- The Washington Times - Monday, March 11, 2002

BOSTON It was fitting the Washington Wizards' most recent defeat ended this way.
With time winding down on a 98-91 loss to the Boston Celtics yesterday, Tyronn Lue spotted Richard Hamilton to his left, looked away, then fired a pass to where Hamilton had been standing behind the 3-point line along the sideline. But Hamilton was gone, and the ball flew into the expensive seats at FleetCenter. The Celtics were able to dribble out the remaining 18 seconds, and the Wizards left feeling like they had let one more team off the hook.
Who could doubt them? The Celtics (35-37), winners of four straight, have been one of the surprise stories this season under second-year coach Jim O'Brien. But after scoring 130 and 117 points in back-to-back wins over the Orlando Magic and Detroit Pistons, the Celtics yesterday played like an uninterested team waiting to be beaten.
The Celtics made just six of their 3-point attempts. They were pounded on the boards, 44-32. And the sellout crowd (18,624) that showed up expecting a win never became a factor.
The Celtics didn't need the crowd. They just needed the Wizards (29-33) to make costly mistakes late in the game.
"The last six minutes of the game we have not been able to finish," Wizards coach Doug Collins said. "We saw it again tonight. It's a carbon copy of the losses that we've had the last four or five games. Under pressure we take bad shots, make bad decisions on both ends of the floor, and teams have capitalized on that. And in the end we just couldn't manufacture any offense. That and the turnovers."
The Wizards pulverized the Celtics on the boards, but they couldn't get the ones that were most crucial.
The Wizard cut the Boston lead to 93-90 late in the fourth quarter. But Celtics center Vitaly Potapenko grabbed two offensive rebounds that enabled Boston to keep possession from 1:48 remaining until 0:53, when Paul Pierce made a pair of free throws. The Wizards would get just one more point in a quarter in which they shot only 31.3 percent from the field.
"Two really huge rebounds by Vitaly, late, really may have been the game," O'Brien said.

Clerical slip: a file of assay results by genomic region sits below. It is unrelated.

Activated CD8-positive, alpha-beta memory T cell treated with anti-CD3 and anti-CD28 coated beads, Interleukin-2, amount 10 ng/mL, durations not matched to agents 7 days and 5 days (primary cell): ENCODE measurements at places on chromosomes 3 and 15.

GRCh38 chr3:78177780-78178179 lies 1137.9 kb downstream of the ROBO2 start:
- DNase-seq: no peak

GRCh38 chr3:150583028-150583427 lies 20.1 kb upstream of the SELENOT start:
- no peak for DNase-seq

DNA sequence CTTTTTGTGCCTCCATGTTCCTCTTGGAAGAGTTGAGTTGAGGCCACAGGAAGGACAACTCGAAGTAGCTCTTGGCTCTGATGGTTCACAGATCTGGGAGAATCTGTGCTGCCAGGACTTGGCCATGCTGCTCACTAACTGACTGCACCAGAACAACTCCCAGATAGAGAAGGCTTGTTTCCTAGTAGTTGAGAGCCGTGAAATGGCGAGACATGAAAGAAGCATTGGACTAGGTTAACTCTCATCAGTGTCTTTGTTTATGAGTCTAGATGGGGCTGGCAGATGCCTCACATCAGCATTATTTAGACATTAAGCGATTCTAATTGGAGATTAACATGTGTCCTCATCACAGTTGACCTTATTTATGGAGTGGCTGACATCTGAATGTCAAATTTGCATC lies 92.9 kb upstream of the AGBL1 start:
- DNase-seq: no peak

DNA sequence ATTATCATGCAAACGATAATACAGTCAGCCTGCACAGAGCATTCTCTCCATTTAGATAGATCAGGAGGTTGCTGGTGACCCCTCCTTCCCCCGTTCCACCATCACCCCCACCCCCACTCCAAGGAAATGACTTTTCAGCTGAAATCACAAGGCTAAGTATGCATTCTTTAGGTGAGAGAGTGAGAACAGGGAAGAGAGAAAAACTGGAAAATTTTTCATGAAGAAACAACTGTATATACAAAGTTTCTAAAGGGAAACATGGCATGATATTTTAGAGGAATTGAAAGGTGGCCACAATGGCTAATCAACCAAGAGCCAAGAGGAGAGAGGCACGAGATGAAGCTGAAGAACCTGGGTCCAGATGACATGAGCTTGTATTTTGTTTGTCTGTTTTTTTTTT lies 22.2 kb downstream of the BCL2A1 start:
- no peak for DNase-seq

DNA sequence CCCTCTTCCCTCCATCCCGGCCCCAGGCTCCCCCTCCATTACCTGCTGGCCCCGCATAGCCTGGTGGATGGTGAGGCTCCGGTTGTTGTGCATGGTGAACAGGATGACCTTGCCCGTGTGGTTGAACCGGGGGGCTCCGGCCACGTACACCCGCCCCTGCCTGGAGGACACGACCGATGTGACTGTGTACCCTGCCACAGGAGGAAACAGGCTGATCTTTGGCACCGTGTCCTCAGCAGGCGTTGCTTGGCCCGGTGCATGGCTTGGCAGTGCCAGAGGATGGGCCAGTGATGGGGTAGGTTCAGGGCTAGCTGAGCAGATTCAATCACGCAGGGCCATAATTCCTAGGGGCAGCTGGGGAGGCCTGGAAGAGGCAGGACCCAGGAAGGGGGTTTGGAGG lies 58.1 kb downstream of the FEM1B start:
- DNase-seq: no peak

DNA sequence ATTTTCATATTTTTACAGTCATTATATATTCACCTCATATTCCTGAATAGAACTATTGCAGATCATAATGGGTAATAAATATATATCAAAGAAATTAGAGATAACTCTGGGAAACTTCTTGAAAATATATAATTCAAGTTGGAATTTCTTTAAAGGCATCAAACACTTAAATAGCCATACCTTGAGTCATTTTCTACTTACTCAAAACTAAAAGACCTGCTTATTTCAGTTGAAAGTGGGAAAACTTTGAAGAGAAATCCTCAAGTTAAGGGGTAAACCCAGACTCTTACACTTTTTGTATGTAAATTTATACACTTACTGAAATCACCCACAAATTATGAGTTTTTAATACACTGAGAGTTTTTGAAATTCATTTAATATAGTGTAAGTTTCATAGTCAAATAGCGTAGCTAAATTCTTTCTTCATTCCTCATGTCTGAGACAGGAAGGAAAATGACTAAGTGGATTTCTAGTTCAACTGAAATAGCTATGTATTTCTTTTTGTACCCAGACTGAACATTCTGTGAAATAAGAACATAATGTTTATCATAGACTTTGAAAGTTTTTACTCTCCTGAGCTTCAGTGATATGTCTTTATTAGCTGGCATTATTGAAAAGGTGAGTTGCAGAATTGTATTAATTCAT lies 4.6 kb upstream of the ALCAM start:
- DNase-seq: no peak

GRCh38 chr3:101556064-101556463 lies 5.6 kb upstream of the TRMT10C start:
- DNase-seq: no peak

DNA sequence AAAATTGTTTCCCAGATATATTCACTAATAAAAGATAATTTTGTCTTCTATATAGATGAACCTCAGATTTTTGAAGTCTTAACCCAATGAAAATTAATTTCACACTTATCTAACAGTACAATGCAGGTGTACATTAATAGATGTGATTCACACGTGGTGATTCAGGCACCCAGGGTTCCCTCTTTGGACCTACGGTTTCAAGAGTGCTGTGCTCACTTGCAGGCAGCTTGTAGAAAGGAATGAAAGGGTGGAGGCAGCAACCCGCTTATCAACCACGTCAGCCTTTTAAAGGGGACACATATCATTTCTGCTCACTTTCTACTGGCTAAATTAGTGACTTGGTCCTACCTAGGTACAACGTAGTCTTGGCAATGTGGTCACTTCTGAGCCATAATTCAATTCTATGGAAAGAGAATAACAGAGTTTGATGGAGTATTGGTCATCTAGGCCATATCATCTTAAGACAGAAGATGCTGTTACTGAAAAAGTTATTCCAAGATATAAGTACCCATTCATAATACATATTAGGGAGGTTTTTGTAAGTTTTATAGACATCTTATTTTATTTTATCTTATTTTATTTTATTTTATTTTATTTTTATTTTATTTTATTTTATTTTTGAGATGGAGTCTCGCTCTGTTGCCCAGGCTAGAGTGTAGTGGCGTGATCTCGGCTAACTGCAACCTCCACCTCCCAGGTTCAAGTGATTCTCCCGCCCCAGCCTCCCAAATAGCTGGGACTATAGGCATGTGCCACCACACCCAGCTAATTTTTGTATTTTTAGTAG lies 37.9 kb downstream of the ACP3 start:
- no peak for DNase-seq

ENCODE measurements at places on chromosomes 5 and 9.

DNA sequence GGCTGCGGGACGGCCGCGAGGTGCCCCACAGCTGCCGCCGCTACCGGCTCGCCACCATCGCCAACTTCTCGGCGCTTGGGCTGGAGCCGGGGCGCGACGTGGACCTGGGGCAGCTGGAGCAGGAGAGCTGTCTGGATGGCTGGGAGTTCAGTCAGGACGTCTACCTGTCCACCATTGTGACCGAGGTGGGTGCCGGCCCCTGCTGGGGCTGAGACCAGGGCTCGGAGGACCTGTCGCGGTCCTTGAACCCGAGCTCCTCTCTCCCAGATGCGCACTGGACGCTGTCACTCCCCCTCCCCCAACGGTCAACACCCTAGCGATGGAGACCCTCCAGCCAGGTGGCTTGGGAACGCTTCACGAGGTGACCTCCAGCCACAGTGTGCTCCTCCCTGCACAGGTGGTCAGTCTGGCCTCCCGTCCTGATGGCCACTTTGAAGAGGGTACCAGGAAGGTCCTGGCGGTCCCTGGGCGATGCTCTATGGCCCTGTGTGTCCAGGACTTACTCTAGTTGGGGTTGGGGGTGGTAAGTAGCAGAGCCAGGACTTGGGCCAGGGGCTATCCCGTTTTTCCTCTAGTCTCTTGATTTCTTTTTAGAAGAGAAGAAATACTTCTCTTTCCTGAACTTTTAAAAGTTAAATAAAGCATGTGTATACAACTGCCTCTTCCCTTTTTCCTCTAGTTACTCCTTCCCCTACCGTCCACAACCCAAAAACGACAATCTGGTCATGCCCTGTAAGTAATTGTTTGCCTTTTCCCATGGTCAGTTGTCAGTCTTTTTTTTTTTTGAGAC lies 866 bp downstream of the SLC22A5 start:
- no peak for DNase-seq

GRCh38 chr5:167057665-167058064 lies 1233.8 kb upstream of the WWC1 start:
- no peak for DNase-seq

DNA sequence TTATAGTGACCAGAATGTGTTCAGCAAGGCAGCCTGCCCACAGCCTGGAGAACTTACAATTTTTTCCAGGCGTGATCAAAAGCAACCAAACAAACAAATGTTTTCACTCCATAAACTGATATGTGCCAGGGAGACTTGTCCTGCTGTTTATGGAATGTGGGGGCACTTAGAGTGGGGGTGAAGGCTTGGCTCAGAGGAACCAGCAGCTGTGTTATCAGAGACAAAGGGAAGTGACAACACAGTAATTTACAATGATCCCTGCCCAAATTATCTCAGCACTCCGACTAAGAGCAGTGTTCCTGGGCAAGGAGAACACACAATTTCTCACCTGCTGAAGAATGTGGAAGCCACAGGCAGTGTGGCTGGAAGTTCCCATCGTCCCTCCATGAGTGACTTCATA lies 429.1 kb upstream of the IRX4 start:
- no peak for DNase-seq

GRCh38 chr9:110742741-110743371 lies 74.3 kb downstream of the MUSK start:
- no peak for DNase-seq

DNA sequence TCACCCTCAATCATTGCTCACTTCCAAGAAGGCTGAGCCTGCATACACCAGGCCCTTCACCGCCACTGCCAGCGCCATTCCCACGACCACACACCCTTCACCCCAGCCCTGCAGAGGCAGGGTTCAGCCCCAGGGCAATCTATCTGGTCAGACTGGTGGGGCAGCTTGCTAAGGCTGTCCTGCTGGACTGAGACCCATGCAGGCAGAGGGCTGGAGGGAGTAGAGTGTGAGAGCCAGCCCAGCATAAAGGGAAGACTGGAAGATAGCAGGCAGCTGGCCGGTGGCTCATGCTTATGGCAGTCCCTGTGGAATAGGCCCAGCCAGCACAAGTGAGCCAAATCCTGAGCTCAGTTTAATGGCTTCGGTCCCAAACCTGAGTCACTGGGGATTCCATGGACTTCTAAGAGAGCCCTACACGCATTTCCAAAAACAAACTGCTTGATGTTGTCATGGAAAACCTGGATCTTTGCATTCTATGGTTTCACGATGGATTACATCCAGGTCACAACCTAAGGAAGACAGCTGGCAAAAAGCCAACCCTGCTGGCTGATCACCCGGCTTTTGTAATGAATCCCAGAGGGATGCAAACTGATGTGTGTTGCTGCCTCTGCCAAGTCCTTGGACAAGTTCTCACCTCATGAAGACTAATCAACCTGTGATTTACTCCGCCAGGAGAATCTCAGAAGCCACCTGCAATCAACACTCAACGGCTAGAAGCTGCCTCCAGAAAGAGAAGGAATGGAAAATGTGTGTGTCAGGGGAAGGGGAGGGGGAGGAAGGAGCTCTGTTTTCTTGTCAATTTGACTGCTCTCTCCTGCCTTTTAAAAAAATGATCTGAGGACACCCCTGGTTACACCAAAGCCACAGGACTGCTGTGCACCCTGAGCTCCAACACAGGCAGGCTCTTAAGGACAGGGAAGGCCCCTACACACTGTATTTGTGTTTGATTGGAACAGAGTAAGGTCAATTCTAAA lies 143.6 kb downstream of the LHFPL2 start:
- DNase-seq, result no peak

But turnovers more than anything else proved to be the Wizards' undoing. The Wizards had six turnovers in the fourth quarter and 18 overall the most they have committed in a game this season since they coughed up 22 against Chicago on Jan. 19.
"It hurts every team," point guard Chris Whitney said. "You can look at our track record and see that it's uncharacteristic of us. We had 11 in the first half, and we have games where we don't make 11 turnovers. We have to take better care of the ball. If we do that we'll have a better chance of winning games."
However, those chances are becoming slimmer by the day. The Wizards' season has been reduced to just 20 games. Though they are still in contention for the final Eastern Conference playoff berth, the Wizards appear to be clueless about what it takes to win these days. The Wizards have lost 12 of their last 15 games, and after tonight's rematch with Boston they'll pack their bags for six games in nine nights on a West Coast trip on which Michael Jordan is not expected to play that could decide their season.
"It's a crucial stretch for us but we're still confident that we can do OK on the road trip," said Lue, who scored 19 points. "But it's hard learning how to without Michael this late in the season when he was the go-to man."
Hamilton led the Wizards with 21 points, but he was the biggest culprit in the turnover category, finishing with eight. Courtney Alexander finished with 15 points. Christian Laettner was not a factor offensively, scoring five points, but he pulled down a season-high 16 rebounds.
Walker led the Celtics with 23 points but shot a miserable 8-for-21 from the field. Pierce finished with 18, but he, too, shot a bad percentage (7-for-20). They did get a solid game from point guard Kenny Anderson, who finished with 17 points.
Until the Wizards get Jordan back, which most likely won't be for another few weeks, they are going to have to find someone who can close out games.
"For 50 games we had [Jordan] there to take some big shots for us and he would make them," Laettner said. "So we got to figure out how to get over that hump."


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